Danish stock index sets single-day increase record

Monday was a record day for the leading Danish stock index C25.

Danish stock index sets single-day increase record
File photo: Liselotte Sabroe/Ritzau Scanpix
Investors put so much money into Danish shares that the C25 rose a record 2.4 percent. That’s the biggest single-day increase since the index was created nearly two years ago. 
The record single-day increase came just one week after the C25 fell by a record five percent. 
According to Otto Friedrichsen, the head of equity at investment management firm Formuepleje, investors should be wary of drawing too many conclusions from Monday’s performance. 
“I don’t think you should put too much into the fact that it increased so strongly. I think you should see it as an effect of the volatility we’ve seen over a longer period,” he said. 
“We are now seeing the market correct itself,” he continued. “There is an increased appetite for risk today compared to earlier.” 
The biotech firm Genmab was Monday’s best-performing single stock, rising nearly six percent during the course of the day. A.P Møller Mærsk’s B stock also rose by five percent. Of the 25 elite stocks on the index, only Royal Unibrew ended Monday worth less than it started. It fell 0.5 percent and was Monday’s only negative result. 
The C25 was created in December 2016, replacing the C20 Cap Index. 


‘We agree to disagree’: Still no progress in marathon SAS strike talks

By lunchtime on Friday, talks between the Scandinavian airline SAS and unions representing striking pilots were still stuck on "difficult issues".

'We agree to disagree': Still no progress in marathon SAS strike talks

“We agree that we disagree,” Roger Klokset, from the Norwegian pilots’ union, said at lunchtime outside the headquarters of the Confederation of Swedish Enterprise in Stockholm, where talks are taking place. “We are still working to find a solution, and so long as there is still some point in continuing negotiations, we will do that.”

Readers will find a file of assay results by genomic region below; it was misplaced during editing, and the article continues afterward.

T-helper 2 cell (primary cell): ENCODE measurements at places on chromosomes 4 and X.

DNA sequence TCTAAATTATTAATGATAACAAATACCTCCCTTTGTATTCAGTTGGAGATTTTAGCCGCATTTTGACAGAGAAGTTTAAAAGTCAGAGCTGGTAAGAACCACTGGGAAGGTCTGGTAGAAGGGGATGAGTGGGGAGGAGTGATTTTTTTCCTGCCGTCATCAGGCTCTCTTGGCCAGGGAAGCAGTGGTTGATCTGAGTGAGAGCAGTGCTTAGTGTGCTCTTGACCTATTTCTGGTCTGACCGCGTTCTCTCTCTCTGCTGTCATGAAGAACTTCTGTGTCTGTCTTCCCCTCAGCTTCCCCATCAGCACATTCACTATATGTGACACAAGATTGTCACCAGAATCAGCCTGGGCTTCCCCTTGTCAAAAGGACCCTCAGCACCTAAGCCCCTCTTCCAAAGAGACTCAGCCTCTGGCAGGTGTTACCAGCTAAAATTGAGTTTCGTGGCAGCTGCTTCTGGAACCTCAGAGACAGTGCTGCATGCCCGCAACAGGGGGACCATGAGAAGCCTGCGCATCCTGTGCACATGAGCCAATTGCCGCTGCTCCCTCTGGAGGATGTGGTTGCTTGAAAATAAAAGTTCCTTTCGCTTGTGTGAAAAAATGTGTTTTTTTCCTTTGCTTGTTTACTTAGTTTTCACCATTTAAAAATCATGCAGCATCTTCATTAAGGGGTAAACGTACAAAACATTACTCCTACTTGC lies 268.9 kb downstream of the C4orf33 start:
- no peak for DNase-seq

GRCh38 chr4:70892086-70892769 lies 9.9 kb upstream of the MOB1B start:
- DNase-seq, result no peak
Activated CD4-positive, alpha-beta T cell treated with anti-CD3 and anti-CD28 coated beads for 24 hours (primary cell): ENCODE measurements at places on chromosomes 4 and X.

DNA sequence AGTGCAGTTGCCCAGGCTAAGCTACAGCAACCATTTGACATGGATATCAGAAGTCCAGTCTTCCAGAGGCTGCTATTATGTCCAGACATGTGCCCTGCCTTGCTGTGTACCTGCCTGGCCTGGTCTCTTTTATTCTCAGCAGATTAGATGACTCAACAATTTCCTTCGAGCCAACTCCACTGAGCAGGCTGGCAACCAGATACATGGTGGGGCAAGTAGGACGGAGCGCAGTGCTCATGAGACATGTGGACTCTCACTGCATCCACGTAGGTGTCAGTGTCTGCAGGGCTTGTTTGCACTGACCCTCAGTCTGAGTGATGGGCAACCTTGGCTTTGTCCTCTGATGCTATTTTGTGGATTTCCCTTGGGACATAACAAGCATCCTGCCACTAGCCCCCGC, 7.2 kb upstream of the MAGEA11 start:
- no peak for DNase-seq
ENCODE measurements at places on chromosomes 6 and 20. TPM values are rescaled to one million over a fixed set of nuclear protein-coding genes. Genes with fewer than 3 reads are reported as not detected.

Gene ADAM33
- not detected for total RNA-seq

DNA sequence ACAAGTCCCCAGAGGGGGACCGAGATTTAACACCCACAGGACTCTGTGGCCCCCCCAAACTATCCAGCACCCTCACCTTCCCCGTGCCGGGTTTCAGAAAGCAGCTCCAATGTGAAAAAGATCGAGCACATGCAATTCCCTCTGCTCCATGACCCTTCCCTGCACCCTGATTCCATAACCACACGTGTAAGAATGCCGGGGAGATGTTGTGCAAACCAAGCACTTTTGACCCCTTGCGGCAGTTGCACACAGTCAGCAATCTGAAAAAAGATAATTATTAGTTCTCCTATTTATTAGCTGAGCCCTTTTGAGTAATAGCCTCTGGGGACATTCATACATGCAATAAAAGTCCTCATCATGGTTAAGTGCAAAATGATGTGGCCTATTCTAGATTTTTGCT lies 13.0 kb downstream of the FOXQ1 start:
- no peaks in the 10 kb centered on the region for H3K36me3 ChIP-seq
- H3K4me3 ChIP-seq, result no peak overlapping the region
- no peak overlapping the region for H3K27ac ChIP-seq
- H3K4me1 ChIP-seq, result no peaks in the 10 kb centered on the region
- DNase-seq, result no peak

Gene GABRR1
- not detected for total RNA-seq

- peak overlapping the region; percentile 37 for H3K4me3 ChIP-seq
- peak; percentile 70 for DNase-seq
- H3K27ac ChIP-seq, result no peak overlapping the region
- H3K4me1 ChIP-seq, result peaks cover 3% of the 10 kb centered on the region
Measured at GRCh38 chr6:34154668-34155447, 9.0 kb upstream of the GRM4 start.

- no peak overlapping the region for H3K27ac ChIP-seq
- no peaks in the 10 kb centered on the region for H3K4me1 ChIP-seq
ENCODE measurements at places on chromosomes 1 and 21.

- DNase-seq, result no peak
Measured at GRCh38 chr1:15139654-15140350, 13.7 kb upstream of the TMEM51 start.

Mats Ruland, a mediator for the Norwegian government, said that there were “still several difficult issues which need to be solved”. 

At 1pm on Friday, the two sides took a short break from the talks for lunch, after starting at 9am. On Thursday, they negotiated for 15 hours, breaking off at 1am on Friday morning. 

READ ALSO: What’s the latest on the SAS plane strike?

Marianne Hernæs, SAS’s negotiator on Friday told journalists she was tired after sitting at the negotiating table long into the night. 

“We need to find a model where we can meet in the middle and which can ensure that we pull in the income that we are dependent on,” she said. 

Klokset said that there was “a good atmosphere” in the talks, and that the unions were sticking together to represent their members.

“I think we’ve been extremely flexible so far. It’s ‘out of this world’,’ said Henrik Thyregod, with the Danish pilots’ union. 

“This could have been solved back in December if SAS had not made unreasonable demands on the pilots,” Klokset added. 

The strike, which is now in its 12th day, has cost SAS up to 130m kronor a day, with 2,550 flights cancelled by Thursday, affecting 270,000 passengers.